If you haven't chosen your listening room yet, or if you're building a listening room in a new home, here are some things to keep in mind concerning room resonance modes:
- Certain room shapes are fundamentally bad from a room-mode standpoint. A cube is one of the worst shapes for a room — each resonance mode gets triple emphasis. You'll also hear more standing wave distortion in rooms with two equal dimensions, or rooms with dimensions that are multiples, ie. 8' x 16' x 24'.
- If you're building a house or finishing a room, here are some room dimension ratios that are superior soundwise:
Applying the 1 : 1.4 : 1.9 room dimension ratio (see table) to a room with an 8-ft. ceiling yields dimensions of 8'H x 11.2'W x 15.2'L.
- In general, the smaller the room, the more its resonance modes will color bass response.
- A high, sloped ceiling tends to scatter ceiling mode effects.
- Common types of wall construction such as drywall or wood paneling on 2x4s will absorb a significant amount of added bass reflections in the under-125 Hz range (see table below).
If you're trying to fix problems with standing waves in an existing room, then you might be able to lessen the problem with some of these tips:
- Standing waves are always stronger next to walls. If your chair or sofa has its back against a wall, moving it out away from the wall should reduce standing wave boominess.
- Try moving the position of your chair or sofa closer to or farther from your speakers to get out of a standing wave hot spot.
- Room corners are notorious collection points for standing waves. If your room has an 8-foot ceiling, professionally designed bass traps can help reduce or eliminate these standing waves. This is accomplished by soaking up the bass reflections created by the 71 Hz fundamental resonance mode of the 8-foot ceiling.
Problem 2: Flutter echo
Probably the most common and immediately noticeable room problem results from having parallel surfaces (walls, floor and ceiling) with a hard finish that reflects sound. The resulting effect is called "flutter echo," a ringing reverberation that remains after the direct sound has stopped.
If you've ever stood in an empty uncarpeted room or hallway, and clapped your hands, you've heard flutter echo. The original clap sound is reflected back and forth between two surfaces. Because the wavelengths of mid- and high-frequency sounds are so much shorter than those of bass notes, the reflections bounce around very directionally, like reflected light. The resulting sound is this ringing flutter echo rather than the boomy standing waves described previously.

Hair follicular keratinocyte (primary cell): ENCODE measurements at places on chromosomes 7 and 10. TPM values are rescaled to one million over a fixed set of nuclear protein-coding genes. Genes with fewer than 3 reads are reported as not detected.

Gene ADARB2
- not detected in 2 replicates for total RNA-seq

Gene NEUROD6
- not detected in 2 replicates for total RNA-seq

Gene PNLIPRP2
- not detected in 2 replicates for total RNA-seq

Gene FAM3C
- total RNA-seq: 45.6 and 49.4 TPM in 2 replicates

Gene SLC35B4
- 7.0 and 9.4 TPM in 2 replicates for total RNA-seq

Flutter echo affects music by blurring transients (fast musical attacks) and adding an unpleasant harshness to the midrange and treble. Flutter echo and other side wall reflections affect sounds above 500 Hz, and are a major reason why the same pair of speakers will sound different in different rooms.
How to deal with flutter echo
To treat flutter echo you need to control the reflections on one or both of the parallel surfaces. This usually means applying some sort of sound-absorbing or sound-diffusing material to the side walls between the speakers and your listening position. Likewise, carpeting or acoustic ceiling tile will reduce floor/ceiling flutter echo. Check out the table in the next section for a better idea of how different materials absorb sound.
The movie industry certainly understands how sonically damaging reflections can be. Think about all the reflection-absorbing surfaces in your neighborhood movie theater: heavy drapes all around, upholstered chairs, and a human audience — that's right, our bodies act as sound absorbers too.
The sound produced by your speakers, as well as its reflections from your room's walls, ceiling, floor and furnishings, is actually sound energy, or acoustical energy. These sound waves cause air particles to vibrate, and when they vibrate against our eardrums, we hear sound.
A basic law of physics states that energy can neither be created nor destroyed, but can be converted into another form. If it's impossible to simply destroy all these unwanted sound reflections, how can we control them? This is where the concept of sound absorption enters the picture.
If you've ever been inside a recording studio, radio or TV station, concert hall, or music practice room at a school or music store, you've probably seen some type of sound-absorbing material. Applying absorptive material to walls and other reflective surfaces is the primary method for taming unwanted reflections.
Dense, porous materials like polyurethane foam and fiberglass tend to be the most popular choices. These materials absorb sound by converting the acoustical energy into heat. This happens when the air particles are driven into motion by the sound waves, then attempt to pass through the dense sound-absorbing material, resulting in a very small amount of heat-generating friction.
Whether we're talking about common room materials (see table) or professionally designed room treatment products, a material's ability to absorb sound varies according to the frequency of the sound. As the table shows, soft, fibrous materials like carpet and drapes will absorb most reflected sound above 500 Hz, yet have little or no effect on reflections below 125 Hz.
The illustration above left shows that a 1" thick fiberglass panel provides excellent absorption of sounds above 500 Hz, but that controlling lower-frequency reflections requires the use of thicker panels. As an alternative to thicker fiberglass, the illustration above right shows how creating an air space between the panel and wall surface increases low-frequency absorption.
This makes sense when you remember the huge differences in the wavelengths of high- and low-frequency sounds. Fibrous materials, which are so effective at absorbing 1000 Hz sound waves a little over a foot long, can do very little when it comes to 125 Hz wavelengths that are 9 feet long. These long-wavelength reflections simply pass right through these soft materials with almost no resistance.